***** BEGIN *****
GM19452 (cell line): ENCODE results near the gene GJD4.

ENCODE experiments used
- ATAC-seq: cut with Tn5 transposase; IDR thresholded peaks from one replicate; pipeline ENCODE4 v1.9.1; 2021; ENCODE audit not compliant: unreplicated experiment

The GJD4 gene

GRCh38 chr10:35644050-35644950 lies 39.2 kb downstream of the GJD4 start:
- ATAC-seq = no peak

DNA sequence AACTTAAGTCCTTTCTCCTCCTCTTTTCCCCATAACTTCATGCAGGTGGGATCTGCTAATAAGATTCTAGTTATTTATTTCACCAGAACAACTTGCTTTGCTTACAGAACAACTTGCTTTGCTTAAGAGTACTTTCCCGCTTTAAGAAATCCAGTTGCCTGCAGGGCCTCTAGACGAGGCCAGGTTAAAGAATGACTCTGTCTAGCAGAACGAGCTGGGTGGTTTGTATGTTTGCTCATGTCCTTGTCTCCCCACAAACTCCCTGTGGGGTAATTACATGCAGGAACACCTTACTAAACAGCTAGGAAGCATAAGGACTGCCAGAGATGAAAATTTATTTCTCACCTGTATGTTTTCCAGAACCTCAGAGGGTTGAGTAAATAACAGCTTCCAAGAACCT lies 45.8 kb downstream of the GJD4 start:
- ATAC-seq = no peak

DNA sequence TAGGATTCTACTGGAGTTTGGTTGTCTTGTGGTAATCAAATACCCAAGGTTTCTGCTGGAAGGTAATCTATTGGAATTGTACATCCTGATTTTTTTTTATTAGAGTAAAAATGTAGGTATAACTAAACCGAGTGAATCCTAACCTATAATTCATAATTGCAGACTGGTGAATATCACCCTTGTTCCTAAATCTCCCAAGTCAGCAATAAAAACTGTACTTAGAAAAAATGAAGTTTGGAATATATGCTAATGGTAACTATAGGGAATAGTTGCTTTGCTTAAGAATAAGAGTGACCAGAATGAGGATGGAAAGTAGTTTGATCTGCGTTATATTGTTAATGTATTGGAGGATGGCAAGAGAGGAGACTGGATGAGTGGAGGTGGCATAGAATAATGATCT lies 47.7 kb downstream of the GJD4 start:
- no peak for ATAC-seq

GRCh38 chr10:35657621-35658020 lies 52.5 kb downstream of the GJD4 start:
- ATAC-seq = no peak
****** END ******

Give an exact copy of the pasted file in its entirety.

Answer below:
GM19452 (cell line): ENCODE results near the gene GJD4.

ENCODE experiments used
- ATAC-seq: cut with Tn5 transposase; IDR thresholded peaks from one replicate; pipeline ENCODE4 v1.9.1; 2021; ENCODE audit not compliant: unreplicated experiment

The GJD4 gene

GRCh38 chr10:35644050-35644950 lies 39.2 kb downstream of the GJD4 start:
- ATAC-seq = no peak

DNA sequence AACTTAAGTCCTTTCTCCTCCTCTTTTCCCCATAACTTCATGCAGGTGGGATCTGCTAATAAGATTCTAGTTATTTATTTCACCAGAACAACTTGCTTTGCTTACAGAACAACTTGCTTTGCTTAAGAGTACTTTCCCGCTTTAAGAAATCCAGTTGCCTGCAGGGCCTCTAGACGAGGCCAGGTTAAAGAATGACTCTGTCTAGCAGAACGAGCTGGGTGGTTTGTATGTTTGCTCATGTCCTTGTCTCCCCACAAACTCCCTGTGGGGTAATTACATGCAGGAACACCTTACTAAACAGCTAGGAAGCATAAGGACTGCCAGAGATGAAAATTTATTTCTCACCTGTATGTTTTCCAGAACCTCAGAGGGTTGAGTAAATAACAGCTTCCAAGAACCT lies 45.8 kb downstream of the GJD4 start:
- ATAC-seq = no peak

DNA sequence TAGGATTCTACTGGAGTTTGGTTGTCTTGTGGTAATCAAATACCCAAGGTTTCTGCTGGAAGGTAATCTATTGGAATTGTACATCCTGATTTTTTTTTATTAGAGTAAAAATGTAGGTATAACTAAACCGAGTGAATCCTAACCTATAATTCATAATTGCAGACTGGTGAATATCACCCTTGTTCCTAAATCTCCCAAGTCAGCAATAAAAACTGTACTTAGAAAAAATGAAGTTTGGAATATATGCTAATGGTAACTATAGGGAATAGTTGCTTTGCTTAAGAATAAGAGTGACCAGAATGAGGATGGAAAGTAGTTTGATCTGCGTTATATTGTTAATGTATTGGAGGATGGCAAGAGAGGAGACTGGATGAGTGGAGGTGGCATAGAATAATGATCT lies 47.7 kb downstream of the GJD4 start:
- no peak for ATAC-seq

GRCh38 chr10:35657621-35658020 lies 52.5 kb downstream of the GJD4 start:
- ATAC-seq = no peak